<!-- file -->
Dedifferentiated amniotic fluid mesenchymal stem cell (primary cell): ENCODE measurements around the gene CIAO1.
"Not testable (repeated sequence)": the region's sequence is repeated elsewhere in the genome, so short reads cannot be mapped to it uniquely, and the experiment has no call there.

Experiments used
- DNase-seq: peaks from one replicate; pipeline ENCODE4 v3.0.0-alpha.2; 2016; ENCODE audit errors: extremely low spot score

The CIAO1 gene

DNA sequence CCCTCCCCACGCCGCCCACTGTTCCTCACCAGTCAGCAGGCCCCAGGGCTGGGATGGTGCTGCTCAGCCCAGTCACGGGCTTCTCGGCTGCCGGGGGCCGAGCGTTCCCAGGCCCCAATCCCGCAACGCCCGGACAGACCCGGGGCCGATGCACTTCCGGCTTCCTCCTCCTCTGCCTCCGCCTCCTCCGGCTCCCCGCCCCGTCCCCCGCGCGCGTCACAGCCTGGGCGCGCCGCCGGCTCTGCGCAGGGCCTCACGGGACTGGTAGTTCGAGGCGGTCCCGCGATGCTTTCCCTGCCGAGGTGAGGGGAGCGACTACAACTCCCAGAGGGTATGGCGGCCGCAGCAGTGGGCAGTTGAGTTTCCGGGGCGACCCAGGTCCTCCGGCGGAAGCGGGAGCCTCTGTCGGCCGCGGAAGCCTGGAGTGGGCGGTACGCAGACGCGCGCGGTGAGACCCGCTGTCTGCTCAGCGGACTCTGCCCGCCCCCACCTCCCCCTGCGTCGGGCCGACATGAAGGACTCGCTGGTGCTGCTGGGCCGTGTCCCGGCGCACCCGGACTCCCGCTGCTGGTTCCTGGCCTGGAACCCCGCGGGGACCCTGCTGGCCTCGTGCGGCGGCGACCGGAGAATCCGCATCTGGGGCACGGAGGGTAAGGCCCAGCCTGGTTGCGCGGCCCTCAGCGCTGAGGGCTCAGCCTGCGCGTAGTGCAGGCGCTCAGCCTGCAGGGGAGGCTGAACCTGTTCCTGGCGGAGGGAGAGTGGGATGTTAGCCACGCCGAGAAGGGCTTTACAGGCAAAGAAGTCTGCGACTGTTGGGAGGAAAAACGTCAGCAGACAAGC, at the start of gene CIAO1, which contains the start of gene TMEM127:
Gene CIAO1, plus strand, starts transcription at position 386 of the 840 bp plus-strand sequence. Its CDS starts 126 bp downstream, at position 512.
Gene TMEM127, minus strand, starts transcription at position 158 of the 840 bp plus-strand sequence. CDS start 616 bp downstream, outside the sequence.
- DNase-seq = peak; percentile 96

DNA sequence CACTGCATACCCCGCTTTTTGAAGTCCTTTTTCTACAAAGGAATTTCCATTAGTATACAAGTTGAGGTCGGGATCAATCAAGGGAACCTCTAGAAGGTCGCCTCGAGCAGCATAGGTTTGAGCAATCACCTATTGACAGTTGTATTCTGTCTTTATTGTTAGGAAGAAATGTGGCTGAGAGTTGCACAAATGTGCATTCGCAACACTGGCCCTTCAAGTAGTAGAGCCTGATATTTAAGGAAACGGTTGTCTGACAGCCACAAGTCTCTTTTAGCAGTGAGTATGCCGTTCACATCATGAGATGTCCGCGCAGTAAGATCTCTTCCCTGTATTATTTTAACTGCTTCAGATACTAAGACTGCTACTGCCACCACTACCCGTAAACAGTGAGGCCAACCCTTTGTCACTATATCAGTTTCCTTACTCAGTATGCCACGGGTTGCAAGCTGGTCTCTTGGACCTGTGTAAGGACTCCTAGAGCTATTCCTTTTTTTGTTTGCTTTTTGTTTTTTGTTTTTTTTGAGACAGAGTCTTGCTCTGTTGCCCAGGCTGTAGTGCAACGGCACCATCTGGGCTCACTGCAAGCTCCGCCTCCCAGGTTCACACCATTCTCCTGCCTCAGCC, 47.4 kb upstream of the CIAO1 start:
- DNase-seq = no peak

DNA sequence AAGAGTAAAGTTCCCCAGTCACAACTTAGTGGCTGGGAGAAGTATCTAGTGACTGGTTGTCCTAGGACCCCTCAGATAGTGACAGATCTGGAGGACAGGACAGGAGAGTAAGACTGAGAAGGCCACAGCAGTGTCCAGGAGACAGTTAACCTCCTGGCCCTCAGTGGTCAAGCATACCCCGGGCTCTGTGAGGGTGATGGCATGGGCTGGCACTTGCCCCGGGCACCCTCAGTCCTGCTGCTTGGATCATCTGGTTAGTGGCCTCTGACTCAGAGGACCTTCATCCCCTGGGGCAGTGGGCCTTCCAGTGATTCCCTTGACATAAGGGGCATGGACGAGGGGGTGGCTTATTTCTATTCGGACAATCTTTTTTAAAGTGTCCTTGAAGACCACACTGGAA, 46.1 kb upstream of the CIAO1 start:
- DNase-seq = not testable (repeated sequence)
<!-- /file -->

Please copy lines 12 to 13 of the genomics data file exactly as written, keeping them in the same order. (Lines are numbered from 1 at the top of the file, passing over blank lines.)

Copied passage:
DNA sequence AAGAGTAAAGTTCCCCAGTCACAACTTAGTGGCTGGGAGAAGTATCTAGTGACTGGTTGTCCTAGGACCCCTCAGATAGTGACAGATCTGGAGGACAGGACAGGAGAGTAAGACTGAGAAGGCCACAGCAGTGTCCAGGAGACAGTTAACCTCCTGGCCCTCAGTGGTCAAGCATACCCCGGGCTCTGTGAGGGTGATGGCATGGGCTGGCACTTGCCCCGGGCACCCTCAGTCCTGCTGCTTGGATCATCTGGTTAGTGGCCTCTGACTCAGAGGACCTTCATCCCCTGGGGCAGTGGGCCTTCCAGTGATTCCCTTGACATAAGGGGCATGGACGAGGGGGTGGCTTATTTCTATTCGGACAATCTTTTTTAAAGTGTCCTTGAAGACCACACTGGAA, 46.1 kb upstream of the CIAO1 start:
- DNase-seq = not testable (repeated sequence)